Coordinates: 37.9466, -119.7873
Date: July 2, 2009
Difficulty level: easy to moderate.
North of the famous Yosemite Valley there is another one - a valley deep in the Sierra Nevada mountain range, carved in the granite by the ice age glaciers. A hundred years ago it also looked like the Yosemite Valley: deep and rich with vegetation, with waterfalls pouring down the cliffs and collecting into the Tuolumne river, running on the valley floor.
This is not how it looks today. On 1913 the long time battle, led by John Muir, to save the valley was lost. The congress passed a decision to build the O'Shaughnessy Dam.
The dam was competed on 1923. This is how Hetch Hetchy Valley looks today*. It is how it looked five years ago when we went hiking there.
|Hetch Hetchy Valley at 2007|
Hetch Hetchy is only a short day's hike from Lake Eleanor, but it was not for us with the little chikas in tow. So we opted for the longer and quicker way of driving there. I must admit that the sight of the huge lake locked behind that deep dam is quite impressive:
|The O'Shaughnessy Dam|
|Rainbow in the spray over the Tuolumne river.|
Early July is springtime in the high Sierra Nevada, and everything was blooming around us.
Although there were many colorful flowers everywhere, those who got most of my attention were the local orchids, which were quite modest in appearance.
|Green bog orchid|
|The rocky cliffs of Hetch Hetchy Valley|
|The trickle of Tueeulala Falls making it's way to the lake|
We could see the Wapama Falls ahead and made our way over there.
|The view of Wapama Falls from the trail|
|Going back west. The straight line at the end of the lake is the dam.|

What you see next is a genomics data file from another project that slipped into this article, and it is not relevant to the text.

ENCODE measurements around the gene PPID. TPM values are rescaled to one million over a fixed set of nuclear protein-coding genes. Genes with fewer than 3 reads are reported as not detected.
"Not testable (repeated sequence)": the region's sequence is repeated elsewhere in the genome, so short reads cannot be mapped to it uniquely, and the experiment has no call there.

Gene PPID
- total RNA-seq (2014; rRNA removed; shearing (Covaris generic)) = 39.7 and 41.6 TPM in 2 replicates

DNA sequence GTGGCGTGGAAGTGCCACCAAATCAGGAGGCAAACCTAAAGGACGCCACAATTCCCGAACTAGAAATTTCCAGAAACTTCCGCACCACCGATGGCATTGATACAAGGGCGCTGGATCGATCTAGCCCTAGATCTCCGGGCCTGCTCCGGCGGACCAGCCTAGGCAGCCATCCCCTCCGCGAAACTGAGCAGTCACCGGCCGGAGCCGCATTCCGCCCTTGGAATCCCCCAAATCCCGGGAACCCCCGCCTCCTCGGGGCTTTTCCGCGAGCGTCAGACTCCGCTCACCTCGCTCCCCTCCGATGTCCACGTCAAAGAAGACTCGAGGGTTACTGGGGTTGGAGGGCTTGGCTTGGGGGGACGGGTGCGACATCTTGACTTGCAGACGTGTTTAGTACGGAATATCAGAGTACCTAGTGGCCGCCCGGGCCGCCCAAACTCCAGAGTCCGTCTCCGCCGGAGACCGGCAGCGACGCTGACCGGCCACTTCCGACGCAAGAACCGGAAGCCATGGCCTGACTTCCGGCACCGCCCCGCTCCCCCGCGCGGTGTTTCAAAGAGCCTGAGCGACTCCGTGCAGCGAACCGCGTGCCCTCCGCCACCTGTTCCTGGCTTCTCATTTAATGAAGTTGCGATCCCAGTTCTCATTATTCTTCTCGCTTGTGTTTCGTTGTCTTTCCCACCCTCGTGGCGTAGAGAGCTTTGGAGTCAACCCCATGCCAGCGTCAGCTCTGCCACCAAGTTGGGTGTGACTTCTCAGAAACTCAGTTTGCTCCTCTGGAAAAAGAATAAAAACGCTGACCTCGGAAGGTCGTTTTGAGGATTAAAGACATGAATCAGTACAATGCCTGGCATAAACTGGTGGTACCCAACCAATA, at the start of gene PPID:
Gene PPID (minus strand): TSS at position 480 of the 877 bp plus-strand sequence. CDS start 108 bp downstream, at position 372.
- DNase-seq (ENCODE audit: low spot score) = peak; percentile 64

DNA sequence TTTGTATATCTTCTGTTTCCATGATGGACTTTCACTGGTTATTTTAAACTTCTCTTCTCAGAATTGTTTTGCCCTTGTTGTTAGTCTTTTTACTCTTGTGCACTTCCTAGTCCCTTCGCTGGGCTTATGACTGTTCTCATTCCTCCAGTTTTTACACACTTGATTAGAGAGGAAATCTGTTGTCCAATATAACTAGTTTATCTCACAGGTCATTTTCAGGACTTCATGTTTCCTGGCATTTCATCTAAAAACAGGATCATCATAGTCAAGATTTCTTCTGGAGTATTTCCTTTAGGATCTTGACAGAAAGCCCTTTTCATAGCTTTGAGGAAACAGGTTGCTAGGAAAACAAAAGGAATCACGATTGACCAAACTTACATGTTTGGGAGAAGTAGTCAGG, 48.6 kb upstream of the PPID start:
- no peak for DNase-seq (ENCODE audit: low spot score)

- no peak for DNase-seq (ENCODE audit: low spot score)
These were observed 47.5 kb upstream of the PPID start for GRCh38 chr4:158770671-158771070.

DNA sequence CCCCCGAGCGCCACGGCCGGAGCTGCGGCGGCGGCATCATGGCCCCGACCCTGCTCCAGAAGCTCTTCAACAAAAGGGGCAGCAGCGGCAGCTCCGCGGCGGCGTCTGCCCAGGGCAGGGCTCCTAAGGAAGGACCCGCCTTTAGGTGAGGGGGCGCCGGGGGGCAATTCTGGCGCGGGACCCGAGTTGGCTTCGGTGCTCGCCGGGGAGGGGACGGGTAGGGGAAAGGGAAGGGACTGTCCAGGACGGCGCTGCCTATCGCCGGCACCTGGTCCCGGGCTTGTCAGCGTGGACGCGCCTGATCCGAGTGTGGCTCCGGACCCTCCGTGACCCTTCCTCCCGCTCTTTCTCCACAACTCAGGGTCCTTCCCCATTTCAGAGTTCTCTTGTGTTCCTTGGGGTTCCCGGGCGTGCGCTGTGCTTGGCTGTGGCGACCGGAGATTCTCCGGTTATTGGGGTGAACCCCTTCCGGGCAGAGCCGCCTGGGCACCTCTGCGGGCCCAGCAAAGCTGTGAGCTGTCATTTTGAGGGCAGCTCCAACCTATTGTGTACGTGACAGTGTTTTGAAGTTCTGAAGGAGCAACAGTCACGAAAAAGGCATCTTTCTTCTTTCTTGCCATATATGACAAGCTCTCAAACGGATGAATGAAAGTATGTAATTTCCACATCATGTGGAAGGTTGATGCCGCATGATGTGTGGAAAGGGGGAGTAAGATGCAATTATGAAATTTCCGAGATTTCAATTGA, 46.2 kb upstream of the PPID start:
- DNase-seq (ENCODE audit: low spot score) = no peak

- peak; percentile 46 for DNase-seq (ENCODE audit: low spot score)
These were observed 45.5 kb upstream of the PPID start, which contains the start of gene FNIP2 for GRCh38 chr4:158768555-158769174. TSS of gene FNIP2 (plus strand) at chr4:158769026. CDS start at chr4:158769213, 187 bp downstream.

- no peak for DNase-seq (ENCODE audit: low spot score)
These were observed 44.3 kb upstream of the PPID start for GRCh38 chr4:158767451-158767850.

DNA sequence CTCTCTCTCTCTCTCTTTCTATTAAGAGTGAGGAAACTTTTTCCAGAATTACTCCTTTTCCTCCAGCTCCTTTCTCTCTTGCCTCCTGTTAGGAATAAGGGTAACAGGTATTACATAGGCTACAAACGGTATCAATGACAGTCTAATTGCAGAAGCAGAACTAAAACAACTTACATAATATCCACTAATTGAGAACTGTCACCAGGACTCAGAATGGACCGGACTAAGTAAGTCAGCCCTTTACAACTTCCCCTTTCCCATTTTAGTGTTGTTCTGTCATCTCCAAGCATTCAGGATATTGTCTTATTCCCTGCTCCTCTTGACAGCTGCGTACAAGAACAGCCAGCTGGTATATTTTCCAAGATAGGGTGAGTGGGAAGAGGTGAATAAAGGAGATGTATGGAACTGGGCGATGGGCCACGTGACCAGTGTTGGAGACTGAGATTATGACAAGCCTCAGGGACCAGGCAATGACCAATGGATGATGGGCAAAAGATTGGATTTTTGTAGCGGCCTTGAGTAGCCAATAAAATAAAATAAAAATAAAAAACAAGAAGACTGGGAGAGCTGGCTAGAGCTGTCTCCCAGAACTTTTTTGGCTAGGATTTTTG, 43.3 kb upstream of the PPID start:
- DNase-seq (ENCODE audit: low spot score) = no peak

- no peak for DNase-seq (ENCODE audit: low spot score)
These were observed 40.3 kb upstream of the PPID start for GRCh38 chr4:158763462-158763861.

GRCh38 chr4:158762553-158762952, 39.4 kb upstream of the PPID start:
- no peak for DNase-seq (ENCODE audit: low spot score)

We didn't encounter any major wildlife on this hike. Some birds, and this pretty lizard who stayed put long enough to be photographed:
Our hike, in and out:
There is a movement calling to demolish O'Shaughnessy Dam and restore Hetch Hetchy Valley to its natural state. The dam was built through a congress vote, is owned by the residents of San Francisco County and is built and operated on Federal grounds. It is part of a water system that supplied a major part of the Bay Area, myself included, with fresh water. A measure was put forth in the last elections, called for an 8 million dollar proposal to study alternative water supply to San Francisco, should a decision will be made to demolish the dam. That measure fell by a majority of 77%. People in San Francisco are just not ready to think of alternatives yet. It is easy to continue with what already exists.
This year is the 100 anniversary of that congress decision to dam Hetch Hetchy - the Raker act. I don't know if it is possible to restore the valley to its natural state, and maybe there is no going back from here. It is, however, a striking evidence to the scale of the change that can happen in nature with a single voting stroke, to alter forever one of Nature's treasures in order to provide resource for people in a far removed place.
Here is a link to a Los Angeles Times news article discussing the measure's failure.
Here is a link to a Sierra Club web page with early 1900 photos of Hetch Hetchy Valley, before the dam was built.
And here's one last look on nowadays Hetch Hetchy, a view east taken on the trail:
|Hetch Hetchy Valley: a look to the east from the trail.|
*August 30, 2013 update: The southeast side of Hetch Hetchy now burnt by a the huge rim fire that consumed over 180,000 acres of forest at the northeast part of Yosemite.